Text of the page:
Posts Tagged ‘live review’

Live Review | ÌFÉ at London’s Rich Mix, September 23

Posted on October 13th, 2016 in Live, Recent posts, Reviews by .

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Words by Liam Izod, photo by Mariángel Gonzales

On the strength of the release of just two music videos, Puerto Rican group ÌFÉ were able to command a packed crowd for their UK debut at London’s Rich Mix in Shoreditch. An impressive feat given that producer/percussionist Otura Mun’s group are hardly your typical commercial proposition. ÌFÉ offer an experimental vision of organic electronic music, alloyed with Yoruban theology, the religion in which Mun is a babalao (priest).

Dressed in matching robe-like white shirts and kufi hats, and all sporting large headphones, ÌFÉ’s four percussionists looked like they had come direct from a silent disco at a theological conference. The somewhat shambolic impression carried through to the music. Clave rhythms ricocheted across the stage, triggering murky electro blips and plonks, by means of sensors rigged to the percussion. One woodblock –gaffer taped and trailing a cable – had the appearance of an improvised explosive, but ÌFÉ’s grooves were far from incendiary.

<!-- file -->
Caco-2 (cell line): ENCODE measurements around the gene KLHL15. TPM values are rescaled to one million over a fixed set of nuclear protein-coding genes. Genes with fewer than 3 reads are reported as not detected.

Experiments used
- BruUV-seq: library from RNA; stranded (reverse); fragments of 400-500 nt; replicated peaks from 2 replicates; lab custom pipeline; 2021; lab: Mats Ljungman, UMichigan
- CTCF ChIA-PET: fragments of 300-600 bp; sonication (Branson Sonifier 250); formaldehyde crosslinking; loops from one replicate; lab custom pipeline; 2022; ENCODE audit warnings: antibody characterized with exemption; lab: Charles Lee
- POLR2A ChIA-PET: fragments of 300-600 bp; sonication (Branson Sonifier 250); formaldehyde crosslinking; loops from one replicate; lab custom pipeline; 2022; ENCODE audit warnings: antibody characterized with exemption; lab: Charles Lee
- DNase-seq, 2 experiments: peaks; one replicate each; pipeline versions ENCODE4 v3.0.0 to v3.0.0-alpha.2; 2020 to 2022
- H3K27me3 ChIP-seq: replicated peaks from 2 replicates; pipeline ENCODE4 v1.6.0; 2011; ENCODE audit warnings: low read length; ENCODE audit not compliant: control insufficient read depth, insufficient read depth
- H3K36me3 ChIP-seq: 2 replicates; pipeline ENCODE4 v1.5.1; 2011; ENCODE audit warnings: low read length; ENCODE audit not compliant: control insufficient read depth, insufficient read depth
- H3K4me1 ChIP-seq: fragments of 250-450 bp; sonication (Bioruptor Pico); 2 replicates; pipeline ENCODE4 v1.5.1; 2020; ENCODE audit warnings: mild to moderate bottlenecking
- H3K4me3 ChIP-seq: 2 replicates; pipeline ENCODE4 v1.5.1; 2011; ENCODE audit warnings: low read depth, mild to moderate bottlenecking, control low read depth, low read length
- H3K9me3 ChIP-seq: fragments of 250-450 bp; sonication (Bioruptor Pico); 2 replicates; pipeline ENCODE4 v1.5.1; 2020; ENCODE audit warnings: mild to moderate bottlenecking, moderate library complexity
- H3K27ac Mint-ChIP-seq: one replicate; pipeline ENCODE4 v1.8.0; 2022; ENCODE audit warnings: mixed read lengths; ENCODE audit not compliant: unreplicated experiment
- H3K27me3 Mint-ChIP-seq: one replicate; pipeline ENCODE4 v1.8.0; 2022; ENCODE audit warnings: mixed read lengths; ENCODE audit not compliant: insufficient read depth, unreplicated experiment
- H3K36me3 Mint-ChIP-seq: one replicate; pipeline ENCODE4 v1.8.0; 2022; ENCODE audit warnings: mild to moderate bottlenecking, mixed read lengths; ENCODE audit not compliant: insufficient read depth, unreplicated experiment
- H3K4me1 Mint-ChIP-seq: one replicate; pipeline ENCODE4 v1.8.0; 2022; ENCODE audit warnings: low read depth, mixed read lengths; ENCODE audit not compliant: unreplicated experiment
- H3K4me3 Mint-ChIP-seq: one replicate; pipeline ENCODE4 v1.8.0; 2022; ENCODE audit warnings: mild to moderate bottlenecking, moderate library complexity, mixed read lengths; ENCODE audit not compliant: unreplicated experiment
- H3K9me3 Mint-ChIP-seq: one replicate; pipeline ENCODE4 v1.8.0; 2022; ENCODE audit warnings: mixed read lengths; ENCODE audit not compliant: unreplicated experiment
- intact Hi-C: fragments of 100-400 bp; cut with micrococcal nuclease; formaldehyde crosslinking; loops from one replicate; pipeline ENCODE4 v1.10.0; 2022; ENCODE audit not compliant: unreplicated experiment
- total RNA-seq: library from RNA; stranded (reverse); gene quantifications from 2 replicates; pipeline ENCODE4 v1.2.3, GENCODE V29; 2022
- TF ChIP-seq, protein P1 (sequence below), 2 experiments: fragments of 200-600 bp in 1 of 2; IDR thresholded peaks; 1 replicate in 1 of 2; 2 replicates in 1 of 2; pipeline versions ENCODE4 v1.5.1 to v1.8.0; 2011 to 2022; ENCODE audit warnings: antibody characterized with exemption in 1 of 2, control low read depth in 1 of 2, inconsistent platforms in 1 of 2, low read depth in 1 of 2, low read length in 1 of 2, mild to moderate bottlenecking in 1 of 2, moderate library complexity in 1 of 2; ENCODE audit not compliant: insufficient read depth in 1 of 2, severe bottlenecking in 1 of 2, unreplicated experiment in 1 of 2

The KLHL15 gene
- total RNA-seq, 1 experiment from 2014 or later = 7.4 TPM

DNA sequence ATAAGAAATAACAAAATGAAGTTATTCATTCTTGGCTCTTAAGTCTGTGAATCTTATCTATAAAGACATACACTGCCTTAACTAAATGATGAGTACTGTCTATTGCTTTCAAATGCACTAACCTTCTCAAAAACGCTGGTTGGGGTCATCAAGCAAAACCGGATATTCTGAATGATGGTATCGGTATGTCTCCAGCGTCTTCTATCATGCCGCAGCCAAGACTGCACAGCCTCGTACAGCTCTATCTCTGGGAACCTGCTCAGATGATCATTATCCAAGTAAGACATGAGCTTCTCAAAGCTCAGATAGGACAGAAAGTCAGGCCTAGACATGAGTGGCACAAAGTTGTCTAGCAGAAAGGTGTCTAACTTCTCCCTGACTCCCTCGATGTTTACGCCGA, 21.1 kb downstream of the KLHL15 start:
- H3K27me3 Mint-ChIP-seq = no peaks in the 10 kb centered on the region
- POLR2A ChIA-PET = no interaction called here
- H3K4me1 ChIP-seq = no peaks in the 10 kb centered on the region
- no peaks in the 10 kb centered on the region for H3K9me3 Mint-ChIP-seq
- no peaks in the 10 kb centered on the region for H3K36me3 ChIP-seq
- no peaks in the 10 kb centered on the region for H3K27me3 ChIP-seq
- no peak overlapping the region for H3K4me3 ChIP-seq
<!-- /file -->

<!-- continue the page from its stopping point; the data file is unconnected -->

The group’s vocals were a highlight though, with every member singing in powerful chorus. It felt devotional at times, and clearly resonated with many in the audience, whether they understand the lyrics or not. Singer Kathy Cepeda cut a particularly charismatic figure, growling into the mic and exhorting the audience to dance.

While not revolutionary, ÌFÉ’s UK live debut had a raucous raw energy. As the group develop, there may be more than just the Shoreditch-istas at Rich Mix who will want to join Otura Mun’s groove infused guerilla movement.